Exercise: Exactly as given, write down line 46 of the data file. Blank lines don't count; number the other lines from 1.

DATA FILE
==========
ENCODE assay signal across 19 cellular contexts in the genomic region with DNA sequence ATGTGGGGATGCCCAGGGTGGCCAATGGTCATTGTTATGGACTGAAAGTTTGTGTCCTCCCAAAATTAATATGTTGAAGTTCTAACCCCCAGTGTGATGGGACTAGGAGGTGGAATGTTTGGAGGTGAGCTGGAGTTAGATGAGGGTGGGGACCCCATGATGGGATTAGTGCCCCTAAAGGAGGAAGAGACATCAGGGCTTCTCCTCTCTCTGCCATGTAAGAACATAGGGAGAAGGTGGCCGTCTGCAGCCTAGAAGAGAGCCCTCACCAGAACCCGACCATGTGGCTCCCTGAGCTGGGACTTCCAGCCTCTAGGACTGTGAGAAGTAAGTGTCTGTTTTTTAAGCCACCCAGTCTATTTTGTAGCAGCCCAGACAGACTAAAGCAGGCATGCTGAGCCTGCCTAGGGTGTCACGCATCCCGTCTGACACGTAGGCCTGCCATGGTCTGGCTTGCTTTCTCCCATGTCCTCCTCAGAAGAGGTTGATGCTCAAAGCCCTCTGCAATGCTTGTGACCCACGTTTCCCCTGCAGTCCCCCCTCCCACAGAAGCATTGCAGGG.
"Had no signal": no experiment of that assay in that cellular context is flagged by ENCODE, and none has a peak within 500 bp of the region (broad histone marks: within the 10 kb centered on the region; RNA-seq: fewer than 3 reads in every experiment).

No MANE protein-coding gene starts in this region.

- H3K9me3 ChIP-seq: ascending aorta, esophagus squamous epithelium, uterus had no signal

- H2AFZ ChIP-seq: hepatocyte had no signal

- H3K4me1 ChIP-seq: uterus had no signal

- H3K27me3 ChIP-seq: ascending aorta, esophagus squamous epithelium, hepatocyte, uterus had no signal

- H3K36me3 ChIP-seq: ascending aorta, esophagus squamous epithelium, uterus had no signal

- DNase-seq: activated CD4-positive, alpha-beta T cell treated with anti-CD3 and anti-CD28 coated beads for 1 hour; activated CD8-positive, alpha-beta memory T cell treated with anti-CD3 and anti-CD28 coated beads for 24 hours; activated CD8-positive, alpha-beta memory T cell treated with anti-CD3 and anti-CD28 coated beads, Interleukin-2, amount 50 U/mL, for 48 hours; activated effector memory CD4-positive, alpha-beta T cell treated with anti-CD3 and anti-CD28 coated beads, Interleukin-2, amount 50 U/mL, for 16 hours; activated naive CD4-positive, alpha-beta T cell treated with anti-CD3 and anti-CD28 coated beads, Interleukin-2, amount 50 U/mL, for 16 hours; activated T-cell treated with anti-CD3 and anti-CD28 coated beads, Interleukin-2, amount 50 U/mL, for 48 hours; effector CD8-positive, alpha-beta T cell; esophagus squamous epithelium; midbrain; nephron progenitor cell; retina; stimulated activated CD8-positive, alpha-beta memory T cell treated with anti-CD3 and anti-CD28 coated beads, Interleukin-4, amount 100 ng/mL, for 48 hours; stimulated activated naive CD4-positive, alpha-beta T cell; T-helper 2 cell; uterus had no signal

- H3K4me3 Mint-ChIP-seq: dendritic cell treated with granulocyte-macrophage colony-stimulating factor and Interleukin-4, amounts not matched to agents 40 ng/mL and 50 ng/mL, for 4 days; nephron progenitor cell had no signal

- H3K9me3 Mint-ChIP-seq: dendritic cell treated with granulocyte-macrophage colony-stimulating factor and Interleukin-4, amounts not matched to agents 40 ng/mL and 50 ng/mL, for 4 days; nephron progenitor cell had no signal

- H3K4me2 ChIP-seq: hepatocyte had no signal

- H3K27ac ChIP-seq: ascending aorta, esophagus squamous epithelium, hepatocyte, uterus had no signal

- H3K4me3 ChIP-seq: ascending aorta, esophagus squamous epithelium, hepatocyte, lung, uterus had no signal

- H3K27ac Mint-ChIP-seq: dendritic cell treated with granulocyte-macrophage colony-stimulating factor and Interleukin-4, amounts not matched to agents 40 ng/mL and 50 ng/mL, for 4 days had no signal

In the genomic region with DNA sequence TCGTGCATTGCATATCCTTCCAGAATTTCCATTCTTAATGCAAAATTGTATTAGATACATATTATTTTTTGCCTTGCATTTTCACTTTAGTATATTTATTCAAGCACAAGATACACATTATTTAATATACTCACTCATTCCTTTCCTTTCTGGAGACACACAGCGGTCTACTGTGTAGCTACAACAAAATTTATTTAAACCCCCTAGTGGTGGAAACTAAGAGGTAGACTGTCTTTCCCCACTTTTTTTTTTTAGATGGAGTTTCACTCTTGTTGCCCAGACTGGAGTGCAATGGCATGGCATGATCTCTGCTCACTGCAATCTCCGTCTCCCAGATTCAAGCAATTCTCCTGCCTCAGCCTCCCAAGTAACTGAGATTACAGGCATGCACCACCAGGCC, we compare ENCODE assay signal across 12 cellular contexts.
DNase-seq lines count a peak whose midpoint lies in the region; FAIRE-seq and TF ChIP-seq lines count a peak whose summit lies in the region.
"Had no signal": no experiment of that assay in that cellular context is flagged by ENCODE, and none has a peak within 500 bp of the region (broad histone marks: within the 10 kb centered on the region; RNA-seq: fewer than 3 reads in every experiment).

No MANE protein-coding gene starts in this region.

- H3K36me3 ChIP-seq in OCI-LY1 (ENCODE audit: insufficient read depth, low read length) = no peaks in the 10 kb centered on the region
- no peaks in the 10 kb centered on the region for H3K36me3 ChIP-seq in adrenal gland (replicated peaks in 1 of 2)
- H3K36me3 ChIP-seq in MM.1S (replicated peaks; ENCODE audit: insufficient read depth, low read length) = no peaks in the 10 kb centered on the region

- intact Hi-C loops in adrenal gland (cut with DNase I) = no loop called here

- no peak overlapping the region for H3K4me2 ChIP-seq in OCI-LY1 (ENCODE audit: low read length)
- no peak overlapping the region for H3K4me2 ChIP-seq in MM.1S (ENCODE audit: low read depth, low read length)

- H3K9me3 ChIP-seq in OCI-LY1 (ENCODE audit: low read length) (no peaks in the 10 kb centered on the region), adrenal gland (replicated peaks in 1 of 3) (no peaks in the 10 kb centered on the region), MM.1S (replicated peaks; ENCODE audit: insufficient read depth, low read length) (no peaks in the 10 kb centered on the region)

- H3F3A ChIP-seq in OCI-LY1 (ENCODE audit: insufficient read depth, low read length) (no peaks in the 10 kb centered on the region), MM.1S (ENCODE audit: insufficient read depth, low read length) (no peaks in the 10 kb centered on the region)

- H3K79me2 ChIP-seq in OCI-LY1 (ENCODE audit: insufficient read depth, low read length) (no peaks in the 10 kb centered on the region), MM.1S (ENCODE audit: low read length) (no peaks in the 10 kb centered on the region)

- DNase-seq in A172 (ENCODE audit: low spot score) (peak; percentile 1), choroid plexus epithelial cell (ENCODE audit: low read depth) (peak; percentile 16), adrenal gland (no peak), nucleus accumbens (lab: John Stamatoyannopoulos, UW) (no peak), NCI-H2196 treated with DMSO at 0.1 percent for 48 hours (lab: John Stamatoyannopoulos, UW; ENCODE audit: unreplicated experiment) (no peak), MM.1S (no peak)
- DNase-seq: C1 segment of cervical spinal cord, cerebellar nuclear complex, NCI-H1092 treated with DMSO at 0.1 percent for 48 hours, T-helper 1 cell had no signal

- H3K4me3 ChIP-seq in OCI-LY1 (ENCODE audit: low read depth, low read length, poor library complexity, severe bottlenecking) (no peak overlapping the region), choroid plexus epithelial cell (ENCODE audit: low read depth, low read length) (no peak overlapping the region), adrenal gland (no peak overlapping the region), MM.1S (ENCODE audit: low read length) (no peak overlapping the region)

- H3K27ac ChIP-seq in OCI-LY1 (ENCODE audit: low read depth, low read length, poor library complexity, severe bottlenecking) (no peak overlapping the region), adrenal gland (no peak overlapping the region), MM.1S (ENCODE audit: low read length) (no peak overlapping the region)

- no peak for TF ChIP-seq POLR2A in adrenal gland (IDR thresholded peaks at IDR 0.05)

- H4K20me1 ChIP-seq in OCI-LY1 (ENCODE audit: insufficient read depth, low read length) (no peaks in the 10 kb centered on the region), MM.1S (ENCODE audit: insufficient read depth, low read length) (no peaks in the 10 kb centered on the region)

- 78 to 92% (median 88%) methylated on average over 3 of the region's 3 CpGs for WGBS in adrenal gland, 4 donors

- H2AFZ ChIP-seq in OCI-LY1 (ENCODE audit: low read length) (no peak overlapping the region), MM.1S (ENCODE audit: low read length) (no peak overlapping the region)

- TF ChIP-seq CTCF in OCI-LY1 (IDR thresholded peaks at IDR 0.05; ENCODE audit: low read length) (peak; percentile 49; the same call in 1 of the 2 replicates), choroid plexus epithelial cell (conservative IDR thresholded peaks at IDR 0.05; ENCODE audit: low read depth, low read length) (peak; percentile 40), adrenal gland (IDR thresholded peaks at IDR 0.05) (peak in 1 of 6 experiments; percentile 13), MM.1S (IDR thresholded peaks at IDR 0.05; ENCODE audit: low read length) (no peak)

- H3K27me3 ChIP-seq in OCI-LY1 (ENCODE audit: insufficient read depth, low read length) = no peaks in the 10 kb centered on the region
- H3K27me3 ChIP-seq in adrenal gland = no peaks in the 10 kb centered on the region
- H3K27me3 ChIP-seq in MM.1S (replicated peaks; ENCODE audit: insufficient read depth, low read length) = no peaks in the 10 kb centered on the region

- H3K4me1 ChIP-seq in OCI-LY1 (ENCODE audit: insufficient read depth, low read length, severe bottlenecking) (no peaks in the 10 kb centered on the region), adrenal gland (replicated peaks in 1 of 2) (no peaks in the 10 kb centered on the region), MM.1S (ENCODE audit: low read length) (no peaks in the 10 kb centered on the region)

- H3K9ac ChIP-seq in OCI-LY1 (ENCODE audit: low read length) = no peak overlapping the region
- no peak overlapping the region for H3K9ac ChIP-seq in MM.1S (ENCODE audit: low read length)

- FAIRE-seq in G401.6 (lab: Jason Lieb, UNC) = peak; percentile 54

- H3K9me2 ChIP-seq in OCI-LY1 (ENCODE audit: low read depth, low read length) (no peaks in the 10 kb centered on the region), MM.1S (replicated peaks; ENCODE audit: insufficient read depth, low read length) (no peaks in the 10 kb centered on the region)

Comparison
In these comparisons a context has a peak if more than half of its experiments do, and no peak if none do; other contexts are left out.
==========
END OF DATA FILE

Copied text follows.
Comparison